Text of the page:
Thomas Step

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My Experience Building a Front End Without a Framework

One of my more recent projects involved building a front end and from the start, I knew that I wanted to take this website in a slightly different way than I normally do. Instead of starting a Next.js project and deploying it using Vercel, I wanted to build a static site with plain HTML and vanilla Javascript. I had read of others doing this and I wanted to take a crack at it for myself. The site is not complete yet but I have still learned some lessons and as I continue building it out I will edit this page to reflect what I have learned.

Overall the experience has not been nearly as difficult as I originally thought it would be. The first simple websites I built were before I knew how the web worked and they are bad. I did not know about MDN docs or browser developer tools or many other things which slowed me down. In the back of my mind was that first experience that felt so painful. Since then all of my front-end projects have used React. Coming out the other end of building out most of the functionality that I wanted, I can say it is not near as difficult as I originally thought it would be.

One of the first things I ran across was importing Javascript files from another file. It is not like Node. First, you will need to import the parent Javascript file as a module, and then importing from a relative path includes accessing the file like a normal file served from a web server with the .js extension. Something so simple that I take for granted is much different when the runtime environment switches.

<script type="module" src="js/myFile.js"></script>

Another difference between how I am used to coding Javascript in Node is that code does not all need to be in a function. I am so used to creating functions and then calling them elsewhere. Whenever I wanted to run a piece of code as the script was called, I wrote a function, and then after the definition, I invoked the function. That did not fly. Instead, I needed to use the function as the target for an event listener on window.onload. Again, it was the simple things that I overlooked. Event listeners very much became my friend though. When I stopped to think about it, it makes sense though because Javascript is meant to add interactivity to a web page. Adding interactivity means that the user did something or caused an event.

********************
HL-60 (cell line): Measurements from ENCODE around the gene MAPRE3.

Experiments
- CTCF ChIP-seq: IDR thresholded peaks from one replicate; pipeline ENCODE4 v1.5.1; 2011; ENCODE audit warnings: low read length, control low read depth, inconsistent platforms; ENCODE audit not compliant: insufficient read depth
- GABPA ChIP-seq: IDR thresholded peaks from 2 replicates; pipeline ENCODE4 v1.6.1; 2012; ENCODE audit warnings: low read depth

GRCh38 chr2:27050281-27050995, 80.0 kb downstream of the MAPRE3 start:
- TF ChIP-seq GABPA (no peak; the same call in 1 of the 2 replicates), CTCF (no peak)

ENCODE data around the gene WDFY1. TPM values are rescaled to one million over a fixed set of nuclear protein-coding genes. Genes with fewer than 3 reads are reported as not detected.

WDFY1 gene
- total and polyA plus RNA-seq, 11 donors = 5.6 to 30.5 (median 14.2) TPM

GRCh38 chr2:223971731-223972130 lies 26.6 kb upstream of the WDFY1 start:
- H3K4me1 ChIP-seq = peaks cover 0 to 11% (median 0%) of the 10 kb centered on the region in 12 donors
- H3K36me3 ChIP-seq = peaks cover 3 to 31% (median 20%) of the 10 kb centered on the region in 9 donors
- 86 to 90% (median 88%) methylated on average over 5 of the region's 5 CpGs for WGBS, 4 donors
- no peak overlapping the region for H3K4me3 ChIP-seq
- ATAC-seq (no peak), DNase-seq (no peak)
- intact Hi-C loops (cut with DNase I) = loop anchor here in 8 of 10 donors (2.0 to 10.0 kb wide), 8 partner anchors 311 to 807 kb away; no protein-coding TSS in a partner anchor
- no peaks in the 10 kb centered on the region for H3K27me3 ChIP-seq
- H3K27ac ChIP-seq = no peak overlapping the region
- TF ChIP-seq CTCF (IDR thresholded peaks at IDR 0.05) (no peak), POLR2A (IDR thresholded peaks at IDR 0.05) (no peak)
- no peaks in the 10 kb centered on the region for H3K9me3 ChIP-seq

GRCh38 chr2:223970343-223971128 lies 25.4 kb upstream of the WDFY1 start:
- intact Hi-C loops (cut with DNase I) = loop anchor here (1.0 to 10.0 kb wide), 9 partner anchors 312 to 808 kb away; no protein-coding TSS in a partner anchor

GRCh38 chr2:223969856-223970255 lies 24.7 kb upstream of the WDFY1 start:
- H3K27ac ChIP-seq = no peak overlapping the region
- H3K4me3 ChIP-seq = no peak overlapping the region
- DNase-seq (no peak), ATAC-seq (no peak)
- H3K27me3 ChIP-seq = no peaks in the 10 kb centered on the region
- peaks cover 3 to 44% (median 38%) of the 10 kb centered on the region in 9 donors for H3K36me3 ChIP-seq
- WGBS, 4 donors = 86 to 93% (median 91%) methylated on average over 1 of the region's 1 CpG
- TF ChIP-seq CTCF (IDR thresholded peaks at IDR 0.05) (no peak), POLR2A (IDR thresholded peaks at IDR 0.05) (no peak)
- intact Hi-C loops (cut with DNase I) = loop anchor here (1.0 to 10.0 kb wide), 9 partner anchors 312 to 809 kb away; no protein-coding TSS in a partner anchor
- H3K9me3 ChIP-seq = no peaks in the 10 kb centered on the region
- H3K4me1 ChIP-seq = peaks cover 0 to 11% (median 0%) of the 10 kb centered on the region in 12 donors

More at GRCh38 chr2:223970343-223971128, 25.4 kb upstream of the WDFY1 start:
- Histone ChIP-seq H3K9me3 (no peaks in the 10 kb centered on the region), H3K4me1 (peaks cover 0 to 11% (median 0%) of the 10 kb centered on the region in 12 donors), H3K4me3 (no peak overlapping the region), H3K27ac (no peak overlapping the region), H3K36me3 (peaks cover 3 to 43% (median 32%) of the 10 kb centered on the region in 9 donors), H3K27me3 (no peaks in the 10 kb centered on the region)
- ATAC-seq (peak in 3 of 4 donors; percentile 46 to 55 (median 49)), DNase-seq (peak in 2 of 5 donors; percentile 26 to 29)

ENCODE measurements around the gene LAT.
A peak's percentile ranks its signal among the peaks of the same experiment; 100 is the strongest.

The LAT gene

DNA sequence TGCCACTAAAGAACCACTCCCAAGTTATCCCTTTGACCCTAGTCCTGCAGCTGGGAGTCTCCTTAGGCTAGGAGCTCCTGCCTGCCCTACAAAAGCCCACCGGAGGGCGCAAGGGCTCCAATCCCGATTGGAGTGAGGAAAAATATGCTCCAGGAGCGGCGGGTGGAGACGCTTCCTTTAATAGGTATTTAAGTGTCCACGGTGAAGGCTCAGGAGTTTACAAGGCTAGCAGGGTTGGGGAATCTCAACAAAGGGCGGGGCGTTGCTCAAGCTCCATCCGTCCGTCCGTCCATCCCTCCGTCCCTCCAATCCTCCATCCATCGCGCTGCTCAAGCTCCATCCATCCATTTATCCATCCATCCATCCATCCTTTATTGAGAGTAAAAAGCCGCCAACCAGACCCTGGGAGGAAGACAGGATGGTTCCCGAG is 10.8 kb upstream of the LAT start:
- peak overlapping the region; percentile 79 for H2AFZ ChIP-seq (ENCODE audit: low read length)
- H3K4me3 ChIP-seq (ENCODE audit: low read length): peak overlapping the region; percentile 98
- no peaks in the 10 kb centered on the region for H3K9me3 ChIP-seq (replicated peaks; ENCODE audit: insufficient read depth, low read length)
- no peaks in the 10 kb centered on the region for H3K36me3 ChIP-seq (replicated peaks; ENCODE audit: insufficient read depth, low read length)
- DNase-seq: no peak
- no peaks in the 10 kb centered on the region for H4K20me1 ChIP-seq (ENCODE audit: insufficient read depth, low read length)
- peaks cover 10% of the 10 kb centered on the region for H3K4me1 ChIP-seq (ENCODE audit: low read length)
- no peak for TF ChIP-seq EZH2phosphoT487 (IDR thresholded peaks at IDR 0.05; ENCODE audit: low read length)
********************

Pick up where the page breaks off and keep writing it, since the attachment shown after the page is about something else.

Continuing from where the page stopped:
Now to kick off the higher-level difficulties.

There is no global state to fall back on. At least not a ready-built, easy-to-use global state. Obviously, it can be built because so many frameworks have implemented it, but the basic web APIs do not offer something like that. Instead, there are local storage, cookies, and a few other storage methods. I mostly stayed with cookies for this application, but I can easily see how the other storage APIs could come in handy.

Speaking of cookies, getting and setting cookies threw me off when I first started using them. Both getting and setting are done using document.cookie. Getting was not difficult as the cookies are returned in a fairly easy-to-read format that just needs to be split up and parsed out for the correct value.

Setting cookies, however, is where I originally got confused. What I started off doing was checking if there were cookies returned in document.cookie, and if there were existing cookies, I correctly formatted the new cookie in the same way that they would be read and then set document.cookie to the new string. That did not work. After reading through docs, I learned that document.cookie is an accessor property, which basically means you are not overriding the entire value and it has its own way of handling what is set. Cookies, no matter how many cookies are already set, are created or updated one at a time using notation that looks like it would override all cookies. Here is an example of what that might look like.

console.log(document.cookie); // cookie1=this
document.cookie = 'cookie2=that';
console.log(document.cookie); // cookie1=this; cookie2=that

While reading through cookie documentation, I also learned that various attributes can be set on cookies. They control which pages have access to your cookies and which remote requests will be sent your cookies. Some secure defaults ensure your cookies are not sent to third parties, but this helps me understand how sites track your browsing and how targeted ads can get that information.

Speaking of remote requests, I want to discuss fetch. One of my main motivators for this little experiment was that I wanted to keep my list of dependencies down. Normally to make requests I would install axios because I like their API and am familiar with it. This time I decided to learn fetch which is a basic web API just like cookies would be. It turns out fetch is a very usable API, which seems to have been the theme for this entire experience. Sure the API is different than axios, but I did not come across anything that fetch could not do.

In conclusion, writing vanilla Javascript was much easier than I thought it would be. To sell products sometimes the creators of those products inject false complexity. I believe that was the case with large front-end frameworks. While I am sure they have their place, I had no problems creating a simple front end with tried-and-true basic web technologies.

Categories: dev | front end | javascript